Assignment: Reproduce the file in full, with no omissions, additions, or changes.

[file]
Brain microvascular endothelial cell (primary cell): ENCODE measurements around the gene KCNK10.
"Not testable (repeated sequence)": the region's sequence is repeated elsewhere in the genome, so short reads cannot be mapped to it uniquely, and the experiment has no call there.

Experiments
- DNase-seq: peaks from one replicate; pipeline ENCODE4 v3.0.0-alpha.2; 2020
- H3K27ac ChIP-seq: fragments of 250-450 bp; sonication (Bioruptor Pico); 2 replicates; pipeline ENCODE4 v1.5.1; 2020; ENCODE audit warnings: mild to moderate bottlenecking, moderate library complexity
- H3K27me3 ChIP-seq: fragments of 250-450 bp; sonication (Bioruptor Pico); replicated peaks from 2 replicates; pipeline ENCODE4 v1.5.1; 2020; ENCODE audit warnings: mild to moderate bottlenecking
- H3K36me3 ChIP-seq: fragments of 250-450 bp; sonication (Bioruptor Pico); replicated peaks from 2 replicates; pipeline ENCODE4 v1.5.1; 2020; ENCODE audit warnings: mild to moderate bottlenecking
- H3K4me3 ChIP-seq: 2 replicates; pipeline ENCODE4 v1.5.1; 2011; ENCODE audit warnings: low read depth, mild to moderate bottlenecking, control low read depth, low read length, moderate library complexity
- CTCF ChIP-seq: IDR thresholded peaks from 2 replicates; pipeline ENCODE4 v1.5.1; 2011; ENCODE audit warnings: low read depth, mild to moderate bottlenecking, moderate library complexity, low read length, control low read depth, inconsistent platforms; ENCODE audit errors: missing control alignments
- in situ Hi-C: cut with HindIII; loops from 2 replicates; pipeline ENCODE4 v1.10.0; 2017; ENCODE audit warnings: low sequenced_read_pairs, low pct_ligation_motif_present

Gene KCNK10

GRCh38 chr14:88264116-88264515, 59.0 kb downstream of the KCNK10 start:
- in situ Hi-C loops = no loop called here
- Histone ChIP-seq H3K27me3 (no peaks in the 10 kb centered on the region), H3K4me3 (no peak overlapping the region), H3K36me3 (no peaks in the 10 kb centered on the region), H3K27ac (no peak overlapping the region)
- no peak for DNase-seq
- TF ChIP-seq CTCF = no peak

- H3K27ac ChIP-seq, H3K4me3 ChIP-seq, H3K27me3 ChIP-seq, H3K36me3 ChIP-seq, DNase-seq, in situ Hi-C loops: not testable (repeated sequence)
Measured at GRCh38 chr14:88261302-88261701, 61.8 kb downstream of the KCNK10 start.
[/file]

Brain microvascular endothelial cell (primary cell): ENCODE measurements around the gene KCNK10.
"Not testable (repeated sequence)": the region's sequence is repeated elsewhere in the genome, so short reads cannot be mapped to it uniquely, and the experiment has no call there.

Experiments
- DNase-seq: peaks from one replicate; pipeline ENCODE4 v3.0.0-alpha.2; 2020
- H3K27ac ChIP-seq: fragments of 250-450 bp; sonication (Bioruptor Pico); 2 replicates; pipeline ENCODE4 v1.5.1; 2020; ENCODE audit warnings: mild to moderate bottlenecking, moderate library complexity
- H3K27me3 ChIP-seq: fragments of 250-450 bp; sonication (Bioruptor Pico); replicated peaks from 2 replicates; pipeline ENCODE4 v1.5.1; 2020; ENCODE audit warnings: mild to moderate bottlenecking
- H3K36me3 ChIP-seq: fragments of 250-450 bp; sonication (Bioruptor Pico); replicated peaks from 2 replicates; pipeline ENCODE4 v1.5.1; 2020; ENCODE audit warnings: mild to moderate bottlenecking
- H3K4me3 ChIP-seq: 2 replicates; pipeline ENCODE4 v1.5.1; 2011; ENCODE audit warnings: low read depth, mild to moderate bottlenecking, control low read depth, low read length, moderate library complexity
- CTCF ChIP-seq: IDR thresholded peaks from 2 replicates; pipeline ENCODE4 v1.5.1; 2011; ENCODE audit warnings: low read depth, mild to moderate bottlenecking, moderate library complexity, low read length, control low read depth, inconsistent platforms; ENCODE audit errors: missing control alignments
- in situ Hi-C: cut with HindIII; loops from 2 replicates; pipeline ENCODE4 v1.10.0; 2017; ENCODE audit warnings: low sequenced_read_pairs, low pct_ligation_motif_present

Gene KCNK10

GRCh38 chr14:88264116-88264515, 59.0 kb downstream of the KCNK10 start:
- in situ Hi-C loops = no loop called here
- Histone ChIP-seq H3K27me3 (no peaks in the 10 kb centered on the region), H3K4me3 (no peak overlapping the region), H3K36me3 (no peaks in the 10 kb centered on the region), H3K27ac (no peak overlapping the region)
- no peak for DNase-seq
- TF ChIP-seq CTCF = no peak

- H3K27ac ChIP-seq, H3K4me3 ChIP-seq, H3K27me3 ChIP-seq, H3K36me3 ChIP-seq, DNase-seq, in situ Hi-C loops: not testable (repeated sequence)
Measured at GRCh38 chr14:88261302-88261701, 61.8 kb downstream of the KCNK10 start.